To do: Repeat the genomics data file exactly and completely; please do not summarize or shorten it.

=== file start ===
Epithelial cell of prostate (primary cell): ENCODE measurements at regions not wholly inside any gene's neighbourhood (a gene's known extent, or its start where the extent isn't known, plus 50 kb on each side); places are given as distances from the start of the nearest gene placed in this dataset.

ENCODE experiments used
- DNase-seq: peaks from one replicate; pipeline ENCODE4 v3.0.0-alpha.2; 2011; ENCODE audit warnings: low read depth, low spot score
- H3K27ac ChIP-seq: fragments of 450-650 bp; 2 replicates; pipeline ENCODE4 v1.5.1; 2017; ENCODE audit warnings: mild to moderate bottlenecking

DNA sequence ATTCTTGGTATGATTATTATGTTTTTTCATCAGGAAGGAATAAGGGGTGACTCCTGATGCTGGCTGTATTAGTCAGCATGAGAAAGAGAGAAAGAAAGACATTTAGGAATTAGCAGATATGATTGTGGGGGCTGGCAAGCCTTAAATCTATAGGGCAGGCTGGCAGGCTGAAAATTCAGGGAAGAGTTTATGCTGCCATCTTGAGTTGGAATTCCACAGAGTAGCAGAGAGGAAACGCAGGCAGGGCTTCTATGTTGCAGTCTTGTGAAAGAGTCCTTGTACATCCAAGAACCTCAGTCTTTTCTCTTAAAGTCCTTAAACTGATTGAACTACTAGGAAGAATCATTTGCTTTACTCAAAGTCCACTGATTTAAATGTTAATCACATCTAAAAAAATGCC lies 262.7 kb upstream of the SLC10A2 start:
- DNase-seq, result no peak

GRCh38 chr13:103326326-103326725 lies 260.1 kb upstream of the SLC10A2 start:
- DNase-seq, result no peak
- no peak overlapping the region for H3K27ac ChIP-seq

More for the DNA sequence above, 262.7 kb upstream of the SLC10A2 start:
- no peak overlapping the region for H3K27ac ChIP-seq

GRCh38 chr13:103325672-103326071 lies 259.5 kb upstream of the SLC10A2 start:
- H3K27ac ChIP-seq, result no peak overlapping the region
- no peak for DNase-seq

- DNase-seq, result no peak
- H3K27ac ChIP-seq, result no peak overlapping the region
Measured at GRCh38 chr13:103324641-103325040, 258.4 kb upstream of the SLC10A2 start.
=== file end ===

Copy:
Epithelial cell of prostate (primary cell): ENCODE measurements at regions not wholly inside any gene's neighbourhood (a gene's known extent, or its start where the extent isn't known, plus 50 kb on each side); places are given as distances from the start of the nearest gene placed in this dataset.

ENCODE experiments used
- DNase-seq: peaks from one replicate; pipeline ENCODE4 v3.0.0-alpha.2; 2011; ENCODE audit warnings: low read depth, low spot score
- H3K27ac ChIP-seq: fragments of 450-650 bp; 2 replicates; pipeline ENCODE4 v1.5.1; 2017; ENCODE audit warnings: mild to moderate bottlenecking

DNA sequence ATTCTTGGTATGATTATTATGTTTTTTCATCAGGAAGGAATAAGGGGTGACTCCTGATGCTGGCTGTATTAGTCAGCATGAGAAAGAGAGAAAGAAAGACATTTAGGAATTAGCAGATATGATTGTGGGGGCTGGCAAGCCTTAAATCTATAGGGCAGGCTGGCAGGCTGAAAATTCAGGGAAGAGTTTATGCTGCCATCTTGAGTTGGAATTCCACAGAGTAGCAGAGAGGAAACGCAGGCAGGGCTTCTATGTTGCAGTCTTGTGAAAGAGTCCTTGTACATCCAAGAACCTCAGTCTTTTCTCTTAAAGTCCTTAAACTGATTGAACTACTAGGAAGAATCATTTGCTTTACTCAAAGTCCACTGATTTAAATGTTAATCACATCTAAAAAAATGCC lies 262.7 kb upstream of the SLC10A2 start:
- DNase-seq, result no peak

GRCh38 chr13:103326326-103326725 lies 260.1 kb upstream of the SLC10A2 start:
- DNase-seq, result no peak
- no peak overlapping the region for H3K27ac ChIP-seq

More for the DNA sequence above, 262.7 kb upstream of the SLC10A2 start:
- no peak overlapping the region for H3K27ac ChIP-seq

GRCh38 chr13:103325672-103326071 lies 259.5 kb upstream of the SLC10A2 start:
- H3K27ac ChIP-seq, result no peak overlapping the region
- no peak for DNase-seq

- DNase-seq, result no peak
- H3K27ac ChIP-seq, result no peak overlapping the region
Measured at GRCh38 chr13:103324641-103325040, 258.4 kb upstream of the SLC10A2 start.